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Transgender Child Wins Right to Change Name

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New Jersey family courts are often tasked with ruling on issues that are at the center of cultural controversy—gay marriage, surrogacy issues, and now, transgender rights. In a recent decision from the New Jersey Appellate Division, the court has ruled that a transgender child may change his legal name against the wishes of his father. In doing so, the court has created a list of factors that courts should use when considering such requests.

The case, titled Sacklow v. Betts, centered on a 16-year-old child who had begun transitioning from female to male. The child, who requested that his real name be used in the opinion, wished to change his legal name from Veronica to Trevor. Trevor had begun gender reassignment therapy and had for years been under the treatment of a therapist for gender dysphoria. He was known as Trevor among his classmates and the majority of his family members, and wanted to change his name legally in anticipation of getting his driver’s license. He explained to his mother that he felt very anxious thinking about having a license photo that did not match his name. The only people in Trevor’s life who continued to call him “Veronica” were his father, stepmother, and step-siblings. His parents had divorced in 2012.

When Trevor expressed his desire to change his name, his mother supported the decision and filed a petition before the family court. His father, however, contested the change and requested a hearing to resolve the issue. While the father eventually conceded that he would consent to the change, he expressed concerns that the name change was not in Trevor’s best interest.


In its opinion, the court pointed out that this was the first time a New Jersey court considered the question of whether a transgender child should be allowed to change their name to match their gender identity. The court reasoned that its main concern in considering such a question was whether the name change was in the child’s best interests. In doing so, the Appellate Division ruled that courts should consider:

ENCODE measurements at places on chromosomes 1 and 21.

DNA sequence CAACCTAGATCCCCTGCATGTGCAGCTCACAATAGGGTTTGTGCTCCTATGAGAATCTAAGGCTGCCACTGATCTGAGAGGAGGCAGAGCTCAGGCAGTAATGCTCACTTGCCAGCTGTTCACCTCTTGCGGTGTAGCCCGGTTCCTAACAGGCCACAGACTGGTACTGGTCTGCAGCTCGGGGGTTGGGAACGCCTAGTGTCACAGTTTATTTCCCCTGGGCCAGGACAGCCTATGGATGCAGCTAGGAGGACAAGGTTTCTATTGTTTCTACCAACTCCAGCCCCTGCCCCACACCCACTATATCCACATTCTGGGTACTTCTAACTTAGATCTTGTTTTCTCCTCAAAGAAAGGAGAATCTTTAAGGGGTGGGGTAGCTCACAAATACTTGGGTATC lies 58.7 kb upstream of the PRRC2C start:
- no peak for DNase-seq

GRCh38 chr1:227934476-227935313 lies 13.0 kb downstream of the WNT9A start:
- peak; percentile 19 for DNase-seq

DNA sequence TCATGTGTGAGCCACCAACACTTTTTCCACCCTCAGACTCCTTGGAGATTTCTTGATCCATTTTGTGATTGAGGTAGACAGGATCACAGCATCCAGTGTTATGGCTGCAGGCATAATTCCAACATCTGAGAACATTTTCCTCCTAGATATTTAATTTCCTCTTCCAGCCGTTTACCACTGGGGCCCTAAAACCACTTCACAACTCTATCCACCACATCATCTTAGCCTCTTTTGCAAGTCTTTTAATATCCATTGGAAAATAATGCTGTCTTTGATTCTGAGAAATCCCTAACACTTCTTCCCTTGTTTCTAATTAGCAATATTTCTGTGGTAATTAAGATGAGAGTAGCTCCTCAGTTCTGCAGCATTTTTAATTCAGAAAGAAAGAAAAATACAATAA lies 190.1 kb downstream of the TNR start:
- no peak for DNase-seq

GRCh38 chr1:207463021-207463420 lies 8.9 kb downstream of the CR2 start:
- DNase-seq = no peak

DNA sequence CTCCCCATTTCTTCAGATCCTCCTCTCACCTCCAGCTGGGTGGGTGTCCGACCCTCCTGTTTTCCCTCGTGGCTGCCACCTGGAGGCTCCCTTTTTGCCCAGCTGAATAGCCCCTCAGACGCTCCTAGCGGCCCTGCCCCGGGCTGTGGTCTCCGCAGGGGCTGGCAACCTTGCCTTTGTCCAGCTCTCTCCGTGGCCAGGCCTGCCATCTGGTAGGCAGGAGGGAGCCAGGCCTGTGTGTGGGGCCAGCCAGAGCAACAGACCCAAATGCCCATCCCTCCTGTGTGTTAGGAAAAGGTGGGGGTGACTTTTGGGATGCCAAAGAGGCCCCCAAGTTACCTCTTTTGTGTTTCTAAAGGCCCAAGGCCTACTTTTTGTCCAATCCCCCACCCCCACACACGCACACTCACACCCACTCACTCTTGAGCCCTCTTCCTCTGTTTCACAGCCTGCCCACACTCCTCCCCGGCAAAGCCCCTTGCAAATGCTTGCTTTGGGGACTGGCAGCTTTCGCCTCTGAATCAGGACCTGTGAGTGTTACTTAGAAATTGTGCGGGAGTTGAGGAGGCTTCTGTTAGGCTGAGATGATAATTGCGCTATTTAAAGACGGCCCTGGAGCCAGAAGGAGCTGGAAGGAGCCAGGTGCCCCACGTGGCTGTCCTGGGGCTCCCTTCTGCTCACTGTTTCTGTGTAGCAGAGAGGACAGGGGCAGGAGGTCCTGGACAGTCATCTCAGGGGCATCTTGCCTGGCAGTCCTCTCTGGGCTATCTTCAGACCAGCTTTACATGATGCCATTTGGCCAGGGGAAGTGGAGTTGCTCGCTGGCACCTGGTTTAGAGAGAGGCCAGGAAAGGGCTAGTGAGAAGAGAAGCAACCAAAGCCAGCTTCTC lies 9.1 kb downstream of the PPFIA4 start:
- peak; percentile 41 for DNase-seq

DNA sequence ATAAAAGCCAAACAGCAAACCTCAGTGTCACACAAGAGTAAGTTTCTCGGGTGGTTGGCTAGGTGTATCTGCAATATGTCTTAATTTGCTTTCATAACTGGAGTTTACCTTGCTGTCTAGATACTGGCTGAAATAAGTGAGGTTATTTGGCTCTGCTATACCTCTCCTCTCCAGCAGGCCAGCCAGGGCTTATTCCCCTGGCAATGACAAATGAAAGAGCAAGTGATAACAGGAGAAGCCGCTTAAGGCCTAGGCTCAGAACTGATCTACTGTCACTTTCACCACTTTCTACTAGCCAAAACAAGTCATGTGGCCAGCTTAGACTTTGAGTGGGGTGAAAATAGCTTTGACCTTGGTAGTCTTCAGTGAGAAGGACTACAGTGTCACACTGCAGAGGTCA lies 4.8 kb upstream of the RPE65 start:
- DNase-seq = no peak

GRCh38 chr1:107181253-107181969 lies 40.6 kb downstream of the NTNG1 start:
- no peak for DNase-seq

1)  The age of the child; 2)  The length of time the child has used the preferred name; 3)  Any potential anxiety, embarrassment or discomfort that may result from the child having a name he or she believes does not match his or her outward appearance and gender identity; 4) The history of any medical or mental health counseling the child has received; 5) The name the child is known by in his or her family, school and community; 6)  The child’s preference and motivations for seeking the name change, and; 7)  Whether both parents consent to the name change, and if consent is not given, the reason for withholding consent.

Significantly, consent from the child’s parents is but one factor among many that the court reasoned that it should consider. The court concluded that in this case, the child should be permitted to change his name to Trevor, despite his father’s concerns. The court reasoned that Trevor had long gone by this name, had undergone substantial counseling to ensure that he was ready to transition to life as a male, and would experience substantial anxiety and discomfort by being known any longer as “Veronica.”

If you’re dealing with a complex family law issue in New Jersey, contact the dedicated and knowledgeable Union family law attorney John B. D’Alessandro for a consultation, at 908-964-0102.

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